Rising fuel costs and congested roads apart, here’s one more reason, a rather compelling one, to leave your car behind.
Last year, the World Health Organisation (
WHO) classified diesel fumes as group I carcinogen putting it at the same risk level as tobacco smoke.
This has once again turned the focus on the need for pollution-free, safe and environment-friendly means of transport in the city.
Experts at the Cancer Institute, Adyar, said the WHO classification had added vigour to their campaign highlighting the importance of cycling.
For some time now, the department of psycho-oncology at the Cancer Institute has been working on creating awareness and motivating people to take up physical activity, particularly cycling.
“Emission from diesel engines has been causing harm to the environment and to people’s healths. Now, we are stressing the importance of cycling and the need for dedicated cycle tracks on city roads,” said E. Vidhubala, associate professor of the department.
The department has been urging people to use bicycles for regular commuting during the institute’s youth health melas, Ms. Vidhubala said. And some, like 45-year-old Jayaram Balasubramaniam of Thiruvanmiyur, have taken it up seriously.
“For six months now, I have been cycling nearly 50 km a day, from Kotivakkam to Vadapalani, to meet customers for my printing business. When I cycle, I feel refreshed unlike riding a two-wheeler which gives me a backache,” he said.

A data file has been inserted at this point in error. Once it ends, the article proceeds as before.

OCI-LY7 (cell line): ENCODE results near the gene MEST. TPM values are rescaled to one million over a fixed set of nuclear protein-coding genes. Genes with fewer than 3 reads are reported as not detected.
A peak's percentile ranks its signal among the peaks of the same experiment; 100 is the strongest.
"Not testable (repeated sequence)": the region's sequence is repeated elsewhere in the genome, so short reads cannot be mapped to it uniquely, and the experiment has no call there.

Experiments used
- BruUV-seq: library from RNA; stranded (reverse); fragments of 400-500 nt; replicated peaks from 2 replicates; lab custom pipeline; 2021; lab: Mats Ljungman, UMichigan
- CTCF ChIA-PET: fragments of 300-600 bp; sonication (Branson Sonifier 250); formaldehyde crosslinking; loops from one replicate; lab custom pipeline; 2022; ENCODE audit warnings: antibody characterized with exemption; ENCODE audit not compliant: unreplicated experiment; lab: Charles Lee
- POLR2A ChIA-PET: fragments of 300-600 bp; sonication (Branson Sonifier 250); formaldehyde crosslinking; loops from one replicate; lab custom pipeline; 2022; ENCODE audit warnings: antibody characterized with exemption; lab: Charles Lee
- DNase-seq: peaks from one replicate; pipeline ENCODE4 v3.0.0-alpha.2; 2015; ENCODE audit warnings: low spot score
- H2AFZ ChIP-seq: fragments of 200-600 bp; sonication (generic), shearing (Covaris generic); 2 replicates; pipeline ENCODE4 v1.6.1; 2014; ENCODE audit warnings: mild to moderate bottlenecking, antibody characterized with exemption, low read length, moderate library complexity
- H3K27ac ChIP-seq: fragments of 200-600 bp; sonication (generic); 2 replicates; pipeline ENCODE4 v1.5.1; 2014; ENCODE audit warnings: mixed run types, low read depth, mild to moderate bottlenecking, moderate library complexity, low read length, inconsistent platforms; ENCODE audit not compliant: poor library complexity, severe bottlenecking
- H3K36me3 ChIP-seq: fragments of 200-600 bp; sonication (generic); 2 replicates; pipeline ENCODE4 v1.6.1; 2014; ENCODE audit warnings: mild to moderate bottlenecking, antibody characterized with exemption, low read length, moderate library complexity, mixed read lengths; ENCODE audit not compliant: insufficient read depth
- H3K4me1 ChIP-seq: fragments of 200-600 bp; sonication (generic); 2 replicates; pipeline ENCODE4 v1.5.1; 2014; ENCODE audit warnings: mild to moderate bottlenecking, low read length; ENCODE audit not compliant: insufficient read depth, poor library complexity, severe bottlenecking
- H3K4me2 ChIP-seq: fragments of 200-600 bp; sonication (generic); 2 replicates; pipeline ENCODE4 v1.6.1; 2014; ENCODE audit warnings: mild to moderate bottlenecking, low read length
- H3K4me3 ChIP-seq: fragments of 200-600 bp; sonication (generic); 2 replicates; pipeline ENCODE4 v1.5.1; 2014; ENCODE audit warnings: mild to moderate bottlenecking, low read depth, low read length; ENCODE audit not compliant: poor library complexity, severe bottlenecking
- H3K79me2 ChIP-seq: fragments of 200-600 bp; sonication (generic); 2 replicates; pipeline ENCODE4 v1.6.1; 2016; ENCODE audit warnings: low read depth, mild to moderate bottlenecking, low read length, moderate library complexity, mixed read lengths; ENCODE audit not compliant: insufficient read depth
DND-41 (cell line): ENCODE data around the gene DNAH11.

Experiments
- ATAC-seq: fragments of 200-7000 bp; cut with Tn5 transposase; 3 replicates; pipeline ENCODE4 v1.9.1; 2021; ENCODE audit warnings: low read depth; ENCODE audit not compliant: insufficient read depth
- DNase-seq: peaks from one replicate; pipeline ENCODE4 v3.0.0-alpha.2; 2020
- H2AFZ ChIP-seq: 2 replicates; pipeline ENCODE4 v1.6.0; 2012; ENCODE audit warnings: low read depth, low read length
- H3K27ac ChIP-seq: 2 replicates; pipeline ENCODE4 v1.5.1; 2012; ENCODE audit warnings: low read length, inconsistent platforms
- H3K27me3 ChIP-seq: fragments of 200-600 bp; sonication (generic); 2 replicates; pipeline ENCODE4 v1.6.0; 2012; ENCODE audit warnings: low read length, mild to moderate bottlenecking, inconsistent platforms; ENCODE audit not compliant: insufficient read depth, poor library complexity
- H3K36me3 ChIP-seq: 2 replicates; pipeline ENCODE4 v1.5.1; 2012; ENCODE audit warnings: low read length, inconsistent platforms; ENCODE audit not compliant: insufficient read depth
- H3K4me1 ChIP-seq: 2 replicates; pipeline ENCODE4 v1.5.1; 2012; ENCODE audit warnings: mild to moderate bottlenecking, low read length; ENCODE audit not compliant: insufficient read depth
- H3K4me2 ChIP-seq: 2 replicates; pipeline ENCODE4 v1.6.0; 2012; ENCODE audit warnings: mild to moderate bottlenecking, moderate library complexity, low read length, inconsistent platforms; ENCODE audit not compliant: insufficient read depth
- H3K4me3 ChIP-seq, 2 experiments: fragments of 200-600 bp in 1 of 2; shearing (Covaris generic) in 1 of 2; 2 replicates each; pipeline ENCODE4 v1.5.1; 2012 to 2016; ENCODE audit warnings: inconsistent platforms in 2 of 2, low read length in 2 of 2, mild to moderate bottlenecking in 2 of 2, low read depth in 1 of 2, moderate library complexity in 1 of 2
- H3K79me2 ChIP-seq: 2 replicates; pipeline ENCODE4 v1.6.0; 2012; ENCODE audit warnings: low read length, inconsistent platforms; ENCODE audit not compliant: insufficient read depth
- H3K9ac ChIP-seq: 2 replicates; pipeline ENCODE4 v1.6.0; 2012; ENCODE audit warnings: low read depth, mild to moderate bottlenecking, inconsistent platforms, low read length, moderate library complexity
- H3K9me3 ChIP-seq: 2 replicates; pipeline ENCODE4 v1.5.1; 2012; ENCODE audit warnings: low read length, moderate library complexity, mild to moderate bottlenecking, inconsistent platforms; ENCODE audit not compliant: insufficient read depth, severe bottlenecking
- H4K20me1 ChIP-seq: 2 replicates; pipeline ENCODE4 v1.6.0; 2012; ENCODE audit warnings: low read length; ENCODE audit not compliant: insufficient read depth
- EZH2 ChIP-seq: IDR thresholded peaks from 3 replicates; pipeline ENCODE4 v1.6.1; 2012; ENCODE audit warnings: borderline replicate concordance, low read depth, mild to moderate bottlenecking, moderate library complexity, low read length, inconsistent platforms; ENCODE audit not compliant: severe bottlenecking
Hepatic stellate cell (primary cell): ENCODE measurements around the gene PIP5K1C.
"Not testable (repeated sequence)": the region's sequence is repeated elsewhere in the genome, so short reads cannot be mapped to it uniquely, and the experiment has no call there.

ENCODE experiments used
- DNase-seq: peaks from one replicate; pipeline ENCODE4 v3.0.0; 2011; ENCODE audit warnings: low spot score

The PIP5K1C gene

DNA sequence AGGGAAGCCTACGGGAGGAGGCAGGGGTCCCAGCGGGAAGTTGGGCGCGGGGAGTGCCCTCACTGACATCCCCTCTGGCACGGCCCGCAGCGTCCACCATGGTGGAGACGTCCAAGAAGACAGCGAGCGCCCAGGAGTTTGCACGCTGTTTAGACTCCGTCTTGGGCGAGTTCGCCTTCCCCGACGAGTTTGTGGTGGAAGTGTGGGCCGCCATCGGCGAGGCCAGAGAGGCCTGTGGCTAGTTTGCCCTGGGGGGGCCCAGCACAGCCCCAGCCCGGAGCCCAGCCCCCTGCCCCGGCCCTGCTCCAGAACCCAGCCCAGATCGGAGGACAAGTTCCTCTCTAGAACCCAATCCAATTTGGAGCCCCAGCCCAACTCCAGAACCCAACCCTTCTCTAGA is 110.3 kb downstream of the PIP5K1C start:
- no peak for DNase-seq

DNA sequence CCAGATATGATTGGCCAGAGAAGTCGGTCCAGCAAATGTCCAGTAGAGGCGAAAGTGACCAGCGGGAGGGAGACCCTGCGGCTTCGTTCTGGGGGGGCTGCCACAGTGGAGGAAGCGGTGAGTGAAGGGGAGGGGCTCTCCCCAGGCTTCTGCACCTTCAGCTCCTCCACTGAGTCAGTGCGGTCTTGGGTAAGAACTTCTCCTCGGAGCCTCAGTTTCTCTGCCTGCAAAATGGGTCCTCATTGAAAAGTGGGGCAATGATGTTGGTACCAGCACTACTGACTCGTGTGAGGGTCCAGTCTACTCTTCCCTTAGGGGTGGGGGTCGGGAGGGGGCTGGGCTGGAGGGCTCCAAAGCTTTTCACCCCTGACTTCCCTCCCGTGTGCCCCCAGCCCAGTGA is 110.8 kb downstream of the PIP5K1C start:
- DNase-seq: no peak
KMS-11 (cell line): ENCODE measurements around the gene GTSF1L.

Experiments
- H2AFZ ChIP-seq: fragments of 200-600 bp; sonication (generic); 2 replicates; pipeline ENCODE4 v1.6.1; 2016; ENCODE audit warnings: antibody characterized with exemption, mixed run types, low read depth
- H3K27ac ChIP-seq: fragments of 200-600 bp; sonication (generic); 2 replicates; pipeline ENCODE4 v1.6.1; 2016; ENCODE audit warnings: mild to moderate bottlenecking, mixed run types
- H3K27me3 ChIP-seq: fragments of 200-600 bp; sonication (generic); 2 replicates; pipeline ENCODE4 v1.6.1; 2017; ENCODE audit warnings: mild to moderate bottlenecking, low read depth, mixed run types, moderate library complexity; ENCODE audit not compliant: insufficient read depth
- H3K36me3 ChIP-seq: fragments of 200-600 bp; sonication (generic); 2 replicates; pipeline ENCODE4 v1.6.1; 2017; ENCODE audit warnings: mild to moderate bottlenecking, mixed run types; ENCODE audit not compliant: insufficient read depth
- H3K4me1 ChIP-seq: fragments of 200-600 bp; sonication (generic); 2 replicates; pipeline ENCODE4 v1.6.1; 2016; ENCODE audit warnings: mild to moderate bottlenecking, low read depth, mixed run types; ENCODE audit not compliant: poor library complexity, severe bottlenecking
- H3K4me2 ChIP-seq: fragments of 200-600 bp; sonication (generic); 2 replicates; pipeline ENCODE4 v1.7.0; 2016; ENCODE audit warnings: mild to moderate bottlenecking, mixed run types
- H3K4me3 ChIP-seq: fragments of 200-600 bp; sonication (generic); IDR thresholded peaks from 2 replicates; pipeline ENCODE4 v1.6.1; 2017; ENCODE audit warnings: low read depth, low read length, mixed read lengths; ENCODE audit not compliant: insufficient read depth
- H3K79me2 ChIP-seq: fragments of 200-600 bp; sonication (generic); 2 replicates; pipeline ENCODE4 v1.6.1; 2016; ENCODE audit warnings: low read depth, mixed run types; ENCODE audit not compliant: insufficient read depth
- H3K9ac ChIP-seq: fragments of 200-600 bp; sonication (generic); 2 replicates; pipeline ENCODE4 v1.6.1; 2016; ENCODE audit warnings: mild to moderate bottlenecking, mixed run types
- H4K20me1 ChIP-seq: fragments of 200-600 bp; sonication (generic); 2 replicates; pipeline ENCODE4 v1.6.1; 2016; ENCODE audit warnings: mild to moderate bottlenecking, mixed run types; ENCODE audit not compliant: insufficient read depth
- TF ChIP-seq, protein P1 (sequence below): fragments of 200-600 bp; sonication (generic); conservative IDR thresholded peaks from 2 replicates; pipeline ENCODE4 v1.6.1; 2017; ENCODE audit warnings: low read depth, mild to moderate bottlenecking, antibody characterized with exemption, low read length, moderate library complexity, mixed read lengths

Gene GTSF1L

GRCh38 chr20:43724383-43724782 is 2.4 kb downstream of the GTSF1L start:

L.B. Suresh Kumar, one of the founders of the Tamil Nadu Cycling Club, said cycling had no side effects. “Many doctors advise their patients to take up cycling for physical activity,” he said.
But is the city friendly to cyclists? “Motorists do not respect cyclists. It would be better if city roads had separate tracks for cycling,” Mr. Balasubramaniam said.
The TN Cycling Club has sent a request to the government for dedicated bicycle lanes. “But, nothing can be done until Metro Rail work is completed. Riding through city traffic is very tough and unsafe for cyclists. We have also asked for arrangements to enable cyclists to carry bicycles in buses and also in trains,” he said.
“I tried to cycle from my residence in Alwarpet to Adyar and it took 18 to 20 minutes. In a car, the travel time is 15 minutes but it takes at least 45 minutes to reach home in the evenings. There is no fuel cost and it keeps one physically active,” Ms. Vidhubala said.